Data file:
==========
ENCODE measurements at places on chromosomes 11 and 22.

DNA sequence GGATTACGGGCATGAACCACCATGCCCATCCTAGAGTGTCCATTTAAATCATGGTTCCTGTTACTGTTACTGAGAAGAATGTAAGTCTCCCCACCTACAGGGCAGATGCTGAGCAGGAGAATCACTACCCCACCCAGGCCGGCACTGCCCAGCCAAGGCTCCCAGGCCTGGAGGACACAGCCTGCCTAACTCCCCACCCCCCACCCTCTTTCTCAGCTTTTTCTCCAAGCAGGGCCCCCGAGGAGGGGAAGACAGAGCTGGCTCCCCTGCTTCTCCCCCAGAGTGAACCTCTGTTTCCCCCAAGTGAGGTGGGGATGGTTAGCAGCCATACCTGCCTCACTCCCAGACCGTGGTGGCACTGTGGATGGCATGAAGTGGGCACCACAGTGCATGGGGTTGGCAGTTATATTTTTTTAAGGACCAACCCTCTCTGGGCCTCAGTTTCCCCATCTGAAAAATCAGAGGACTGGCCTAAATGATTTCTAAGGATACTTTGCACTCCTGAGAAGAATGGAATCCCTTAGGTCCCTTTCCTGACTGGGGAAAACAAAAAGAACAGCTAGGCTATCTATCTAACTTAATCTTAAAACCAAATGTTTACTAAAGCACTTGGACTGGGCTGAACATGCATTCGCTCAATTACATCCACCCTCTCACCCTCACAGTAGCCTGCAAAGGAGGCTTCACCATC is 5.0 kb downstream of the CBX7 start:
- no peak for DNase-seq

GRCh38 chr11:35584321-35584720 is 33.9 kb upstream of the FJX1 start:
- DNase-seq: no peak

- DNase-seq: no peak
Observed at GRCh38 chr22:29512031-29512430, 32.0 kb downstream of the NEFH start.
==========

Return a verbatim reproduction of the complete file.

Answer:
ENCODE measurements at places on chromosomes 11 and 22.

DNA sequence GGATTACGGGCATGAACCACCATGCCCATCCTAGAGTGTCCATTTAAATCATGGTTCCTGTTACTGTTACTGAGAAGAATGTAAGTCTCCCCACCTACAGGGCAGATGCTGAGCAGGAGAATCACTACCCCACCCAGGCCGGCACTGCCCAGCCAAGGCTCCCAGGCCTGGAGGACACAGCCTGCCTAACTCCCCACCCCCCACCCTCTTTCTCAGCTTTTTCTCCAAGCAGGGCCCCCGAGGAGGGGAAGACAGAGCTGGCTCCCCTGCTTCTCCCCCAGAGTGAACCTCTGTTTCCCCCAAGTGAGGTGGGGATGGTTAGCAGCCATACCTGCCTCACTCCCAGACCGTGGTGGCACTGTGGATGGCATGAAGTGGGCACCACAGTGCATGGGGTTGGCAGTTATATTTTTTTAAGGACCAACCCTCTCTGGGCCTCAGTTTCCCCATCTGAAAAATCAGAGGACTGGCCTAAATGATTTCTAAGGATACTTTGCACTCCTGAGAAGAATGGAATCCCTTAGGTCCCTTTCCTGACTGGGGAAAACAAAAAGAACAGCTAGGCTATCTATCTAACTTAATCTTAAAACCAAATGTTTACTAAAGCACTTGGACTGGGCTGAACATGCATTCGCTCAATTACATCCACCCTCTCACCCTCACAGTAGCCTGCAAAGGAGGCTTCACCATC is 5.0 kb downstream of the CBX7 start:
- no peak for DNase-seq

GRCh38 chr11:35584321-35584720 is 33.9 kb upstream of the FJX1 start:
- DNase-seq: no peak

- DNase-seq: no peak
Observed at GRCh38 chr22:29512031-29512430, 32.0 kb downstream of the NEFH start.